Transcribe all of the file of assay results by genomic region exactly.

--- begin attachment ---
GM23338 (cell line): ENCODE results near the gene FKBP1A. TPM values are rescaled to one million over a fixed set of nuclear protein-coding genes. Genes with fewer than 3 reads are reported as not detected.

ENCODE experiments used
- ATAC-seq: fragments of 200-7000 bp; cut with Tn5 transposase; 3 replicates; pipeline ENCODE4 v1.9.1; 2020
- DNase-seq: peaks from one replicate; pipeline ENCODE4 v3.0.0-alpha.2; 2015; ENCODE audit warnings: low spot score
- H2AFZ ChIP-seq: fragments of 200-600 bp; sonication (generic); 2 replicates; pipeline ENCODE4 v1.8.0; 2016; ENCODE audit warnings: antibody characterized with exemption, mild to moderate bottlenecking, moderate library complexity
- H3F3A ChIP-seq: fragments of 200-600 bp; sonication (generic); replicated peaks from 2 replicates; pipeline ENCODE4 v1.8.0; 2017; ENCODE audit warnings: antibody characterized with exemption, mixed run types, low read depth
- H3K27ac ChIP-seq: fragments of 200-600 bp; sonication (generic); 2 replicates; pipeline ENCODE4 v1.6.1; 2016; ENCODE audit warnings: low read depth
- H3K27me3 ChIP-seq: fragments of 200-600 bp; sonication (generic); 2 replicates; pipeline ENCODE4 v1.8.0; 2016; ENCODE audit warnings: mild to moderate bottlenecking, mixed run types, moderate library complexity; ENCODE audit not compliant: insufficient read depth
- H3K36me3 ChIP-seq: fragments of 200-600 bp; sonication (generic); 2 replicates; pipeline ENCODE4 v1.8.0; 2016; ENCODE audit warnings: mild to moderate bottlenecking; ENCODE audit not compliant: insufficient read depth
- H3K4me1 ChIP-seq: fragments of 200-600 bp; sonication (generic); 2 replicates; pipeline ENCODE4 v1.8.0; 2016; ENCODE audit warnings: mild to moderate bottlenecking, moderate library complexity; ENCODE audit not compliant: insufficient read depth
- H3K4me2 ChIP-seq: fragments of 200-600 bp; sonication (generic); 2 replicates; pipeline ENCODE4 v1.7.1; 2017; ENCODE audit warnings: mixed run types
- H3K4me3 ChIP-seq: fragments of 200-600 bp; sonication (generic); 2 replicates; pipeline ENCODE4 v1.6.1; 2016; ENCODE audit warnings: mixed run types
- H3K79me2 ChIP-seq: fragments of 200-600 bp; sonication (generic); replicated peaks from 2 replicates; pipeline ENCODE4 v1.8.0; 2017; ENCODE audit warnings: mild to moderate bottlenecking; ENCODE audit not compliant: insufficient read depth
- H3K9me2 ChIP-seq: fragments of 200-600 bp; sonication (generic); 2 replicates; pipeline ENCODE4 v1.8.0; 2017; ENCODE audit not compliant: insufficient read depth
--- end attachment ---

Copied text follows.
GM23338 (cell line): ENCODE results near the gene FKBP1A. TPM values are rescaled to one million over a fixed set of nuclear protein-coding genes. Genes with fewer than 3 reads are reported as not detected.

ENCODE experiments used
- ATAC-seq: fragments of 200-7000 bp; cut with Tn5 transposase; 3 replicates; pipeline ENCODE4 v1.9.1; 2020
- DNase-seq: peaks from one replicate; pipeline ENCODE4 v3.0.0-alpha.2; 2015; ENCODE audit warnings: low spot score
- H2AFZ ChIP-seq: fragments of 200-600 bp; sonication (generic); 2 replicates; pipeline ENCODE4 v1.8.0; 2016; ENCODE audit warnings: antibody characterized with exemption, mild to moderate bottlenecking, moderate library complexity
- H3F3A ChIP-seq: fragments of 200-600 bp; sonication (generic); replicated peaks from 2 replicates; pipeline ENCODE4 v1.8.0; 2017; ENCODE audit warnings: antibody characterized with exemption, mixed run types, low read depth
- H3K27ac ChIP-seq: fragments of 200-600 bp; sonication (generic); 2 replicates; pipeline ENCODE4 v1.6.1; 2016; ENCODE audit warnings: low read depth
- H3K27me3 ChIP-seq: fragments of 200-600 bp; sonication (generic); 2 replicates; pipeline ENCODE4 v1.8.0; 2016; ENCODE audit warnings: mild to moderate bottlenecking, mixed run types, moderate library complexity; ENCODE audit not compliant: insufficient read depth
- H3K36me3 ChIP-seq: fragments of 200-600 bp; sonication (generic); 2 replicates; pipeline ENCODE4 v1.8.0; 2016; ENCODE audit warnings: mild to moderate bottlenecking; ENCODE audit not compliant: insufficient read depth
- H3K4me1 ChIP-seq: fragments of 200-600 bp; sonication (generic); 2 replicates; pipeline ENCODE4 v1.8.0; 2016; ENCODE audit warnings: mild to moderate bottlenecking, moderate library complexity; ENCODE audit not compliant: insufficient read depth
- H3K4me2 ChIP-seq: fragments of 200-600 bp; sonication (generic); 2 replicates; pipeline ENCODE4 v1.7.1; 2017; ENCODE audit warnings: mixed run types
- H3K4me3 ChIP-seq: fragments of 200-600 bp; sonication (generic); 2 replicates; pipeline ENCODE4 v1.6.1; 2016; ENCODE audit warnings: mixed run types
- H3K79me2 ChIP-seq: fragments of 200-600 bp; sonication (generic); replicated peaks from 2 replicates; pipeline ENCODE4 v1.8.0; 2017; ENCODE audit warnings: mild to moderate bottlenecking; ENCODE audit not compliant: insufficient read depth
- H3K9me2 ChIP-seq: fragments of 200-600 bp; sonication (generic); 2 replicates; pipeline ENCODE4 v1.8.0; 2017; ENCODE audit not compliant: insufficient read depth